Hercules Against the Moon Men
(1964) is an Italian/French sword and sandal film. It was directed by Giacomo Gentilomo and starred Alan Steel (real name Sergio Ciani) and Jany Clair.
The film runs for 90 minutes and is dubbed.
The film "blends" elements from a number of mythologies. Roman, Greek, Ancient Egyptian and Cretan elements are all thrown in.
In the original Italian-language version, the hero was not Hercules but Maciste, originally a hero in silent Italian cinema, and its original Italian title was Maciste e la regina di Samar
(Maciste and the Queen of Samar). Its French title was Maciste contre les hommes de pierre
(Maciste Against the Men of Stone), but the English distributors dubbed him to be Hercules, because Maciste was not well known to American audiences.
In ancient Greece, a race of evil aliens from the Moon land on Earth. For years they have terrorized the nearby city of Samar, demanding children for sacrifice in hopes their spilled blood can revive their dead queen. Now, the queen of Samar has made a pact with the Moon men to conquer the world and become the most powerful woman alive. The downtrodden residents of Samar cheer the arrival of the mighty Hercules, who on their behalf faces deadly obstacles, battles the Moon monsters and eventually confronts the leader of the Moon men, Redolphis, a metal-headed giant.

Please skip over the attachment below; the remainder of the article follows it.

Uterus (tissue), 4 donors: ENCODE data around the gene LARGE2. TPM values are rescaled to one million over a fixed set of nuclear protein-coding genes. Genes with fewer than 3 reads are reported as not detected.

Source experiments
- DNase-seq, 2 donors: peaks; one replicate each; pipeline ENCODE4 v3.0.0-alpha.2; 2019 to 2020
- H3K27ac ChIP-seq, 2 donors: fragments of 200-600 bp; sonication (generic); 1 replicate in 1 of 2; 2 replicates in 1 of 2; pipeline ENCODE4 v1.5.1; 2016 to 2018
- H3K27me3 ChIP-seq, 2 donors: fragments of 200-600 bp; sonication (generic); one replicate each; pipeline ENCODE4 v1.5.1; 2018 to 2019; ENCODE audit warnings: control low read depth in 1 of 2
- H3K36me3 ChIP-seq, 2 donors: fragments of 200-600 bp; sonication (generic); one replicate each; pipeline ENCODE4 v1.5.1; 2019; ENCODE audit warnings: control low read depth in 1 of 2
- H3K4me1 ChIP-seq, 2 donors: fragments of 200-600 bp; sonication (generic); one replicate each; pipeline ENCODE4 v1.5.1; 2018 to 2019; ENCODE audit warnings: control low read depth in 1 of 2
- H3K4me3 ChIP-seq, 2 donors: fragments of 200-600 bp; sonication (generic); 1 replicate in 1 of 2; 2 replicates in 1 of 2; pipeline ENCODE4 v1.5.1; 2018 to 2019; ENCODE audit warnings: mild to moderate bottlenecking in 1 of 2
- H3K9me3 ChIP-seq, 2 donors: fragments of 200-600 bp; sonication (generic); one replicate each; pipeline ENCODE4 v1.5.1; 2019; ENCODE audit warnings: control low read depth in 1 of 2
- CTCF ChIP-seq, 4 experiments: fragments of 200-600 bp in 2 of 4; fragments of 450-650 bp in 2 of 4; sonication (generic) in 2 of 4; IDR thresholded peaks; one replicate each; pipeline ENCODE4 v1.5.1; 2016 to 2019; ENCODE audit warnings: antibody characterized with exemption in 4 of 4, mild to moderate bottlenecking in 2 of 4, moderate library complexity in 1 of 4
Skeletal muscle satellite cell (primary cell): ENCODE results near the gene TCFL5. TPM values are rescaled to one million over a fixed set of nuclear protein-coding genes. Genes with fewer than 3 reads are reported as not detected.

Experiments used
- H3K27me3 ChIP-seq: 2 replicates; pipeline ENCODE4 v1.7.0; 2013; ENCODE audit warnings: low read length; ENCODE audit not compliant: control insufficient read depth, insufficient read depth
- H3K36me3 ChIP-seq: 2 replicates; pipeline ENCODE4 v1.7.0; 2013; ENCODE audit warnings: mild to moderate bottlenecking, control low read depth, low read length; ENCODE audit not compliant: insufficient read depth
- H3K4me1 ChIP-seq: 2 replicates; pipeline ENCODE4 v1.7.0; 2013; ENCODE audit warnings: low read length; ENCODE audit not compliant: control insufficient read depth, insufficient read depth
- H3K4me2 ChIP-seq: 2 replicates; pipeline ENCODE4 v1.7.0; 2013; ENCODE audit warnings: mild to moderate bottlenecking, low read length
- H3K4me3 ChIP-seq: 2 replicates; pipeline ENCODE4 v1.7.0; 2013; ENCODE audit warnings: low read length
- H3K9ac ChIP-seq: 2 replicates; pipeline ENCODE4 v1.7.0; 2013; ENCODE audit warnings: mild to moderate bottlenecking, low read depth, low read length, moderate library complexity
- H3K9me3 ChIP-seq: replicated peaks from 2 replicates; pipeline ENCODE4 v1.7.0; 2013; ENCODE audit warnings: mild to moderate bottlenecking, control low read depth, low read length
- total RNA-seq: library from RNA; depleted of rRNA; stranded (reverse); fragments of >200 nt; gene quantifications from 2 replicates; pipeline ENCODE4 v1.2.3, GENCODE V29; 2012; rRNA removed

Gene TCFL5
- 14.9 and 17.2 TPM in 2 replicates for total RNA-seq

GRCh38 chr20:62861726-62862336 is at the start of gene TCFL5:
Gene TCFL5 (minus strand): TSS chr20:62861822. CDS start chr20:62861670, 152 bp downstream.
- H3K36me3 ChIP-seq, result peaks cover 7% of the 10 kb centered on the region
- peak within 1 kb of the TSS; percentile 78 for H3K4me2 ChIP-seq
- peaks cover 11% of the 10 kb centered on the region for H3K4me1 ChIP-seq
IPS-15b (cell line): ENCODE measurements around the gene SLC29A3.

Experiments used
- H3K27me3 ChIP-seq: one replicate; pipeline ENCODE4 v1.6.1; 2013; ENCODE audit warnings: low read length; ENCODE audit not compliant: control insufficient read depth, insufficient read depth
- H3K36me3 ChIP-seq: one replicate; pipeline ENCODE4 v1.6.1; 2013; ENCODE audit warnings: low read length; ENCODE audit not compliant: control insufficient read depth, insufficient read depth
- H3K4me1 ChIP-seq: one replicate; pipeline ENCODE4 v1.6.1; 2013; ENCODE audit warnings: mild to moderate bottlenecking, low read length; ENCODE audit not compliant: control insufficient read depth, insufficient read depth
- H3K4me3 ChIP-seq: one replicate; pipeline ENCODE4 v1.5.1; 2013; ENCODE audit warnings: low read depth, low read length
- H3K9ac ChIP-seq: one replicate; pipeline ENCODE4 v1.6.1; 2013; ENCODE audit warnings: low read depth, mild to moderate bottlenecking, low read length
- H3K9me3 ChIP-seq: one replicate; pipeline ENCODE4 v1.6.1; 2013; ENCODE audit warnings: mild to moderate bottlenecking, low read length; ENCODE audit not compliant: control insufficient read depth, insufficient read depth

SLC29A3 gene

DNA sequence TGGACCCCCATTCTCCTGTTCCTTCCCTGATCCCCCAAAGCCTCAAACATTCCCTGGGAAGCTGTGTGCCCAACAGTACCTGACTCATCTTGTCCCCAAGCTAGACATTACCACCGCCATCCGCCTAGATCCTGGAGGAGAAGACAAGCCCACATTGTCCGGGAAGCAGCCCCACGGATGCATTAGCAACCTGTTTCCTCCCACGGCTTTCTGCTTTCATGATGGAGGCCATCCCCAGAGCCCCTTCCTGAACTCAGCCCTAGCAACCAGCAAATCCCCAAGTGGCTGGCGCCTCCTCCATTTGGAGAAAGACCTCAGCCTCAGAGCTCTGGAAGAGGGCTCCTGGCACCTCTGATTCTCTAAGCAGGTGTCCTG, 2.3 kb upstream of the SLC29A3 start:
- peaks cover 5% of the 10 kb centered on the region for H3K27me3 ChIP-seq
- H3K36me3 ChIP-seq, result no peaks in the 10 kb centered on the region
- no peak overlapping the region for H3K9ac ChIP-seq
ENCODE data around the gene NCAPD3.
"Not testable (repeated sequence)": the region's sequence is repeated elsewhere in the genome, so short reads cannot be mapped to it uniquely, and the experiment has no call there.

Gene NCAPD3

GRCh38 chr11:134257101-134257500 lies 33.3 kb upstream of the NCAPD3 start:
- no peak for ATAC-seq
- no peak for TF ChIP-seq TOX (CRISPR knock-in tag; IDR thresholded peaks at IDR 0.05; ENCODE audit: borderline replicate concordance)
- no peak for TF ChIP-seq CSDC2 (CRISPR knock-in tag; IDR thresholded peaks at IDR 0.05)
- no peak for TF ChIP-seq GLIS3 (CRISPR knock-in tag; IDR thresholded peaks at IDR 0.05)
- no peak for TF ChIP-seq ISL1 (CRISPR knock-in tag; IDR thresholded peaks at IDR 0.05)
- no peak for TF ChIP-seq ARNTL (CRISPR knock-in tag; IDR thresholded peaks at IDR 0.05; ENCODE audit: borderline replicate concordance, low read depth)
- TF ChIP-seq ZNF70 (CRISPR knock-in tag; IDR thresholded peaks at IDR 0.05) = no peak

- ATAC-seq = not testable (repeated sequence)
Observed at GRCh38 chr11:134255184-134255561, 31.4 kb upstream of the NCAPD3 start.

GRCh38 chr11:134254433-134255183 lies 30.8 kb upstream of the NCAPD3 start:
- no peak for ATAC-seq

- Sergio Ciani as Hercules/Maciste
- Jany Clair as Queen Samara
- Anna Maria Polani as Agar
- Nando Tamberlani as Gladius
- Jean-Pierre Honoré as Darix
- Delia D'Alberti as Billis / Selene (as Delia d'Alberti)
- Goffredo Unger as Mogol
- Franco Morici as Timor
- Attilio Dottesio as Remar
- Roberto Ceccacci as Redolphis
- Stefano Carletti as Mogol
- Paola Pittias Taris (as Paola Piretti)
- Giuliano Raffaelli as Tirteo - tavernkeeper
- Anna Maria Dionisi as Tavernkeeper's wife
- Salvatore Borghese as Aggressor of Maciste upon his arrival (uncredited)
- Antonio Corevi as Rubio, the imperial guard officer (uncredited)
It was also shown on Mystery Science Theater 3000
, making it infamous for its "Deep Hurting" Sequence (the very long sandstorm sequence). This sequence involved many of the cast floundering around pointlessly in a sandstorm for upwards of five minutes of screen time, in which no plot movement or character development is made at all. The "Deep Hurting" concept is introduced by Dr. Clayton Forrester (Mystery Science Theater 3000) as a follow-up to "Rock Climbing", a pain point of the movie Lost Continent (1951 film)
that had previously been shown.
- The film has received numerous 'bargain box' releases from various studios.
- The MST3K version of the film was released by Rhino Entertainment as part of the 'Collection, Volume 7' box set.
Category:1960s fantasy films
Category:Films featured in Mystery Science Theater 3000 episodes
Category:Films directed by Giacomo Gentilomo
Category:The Moon in film
Category:Ancient astronauts in fiction
Category:Films based on Greco-Roman mythology
Category:Films about Heracles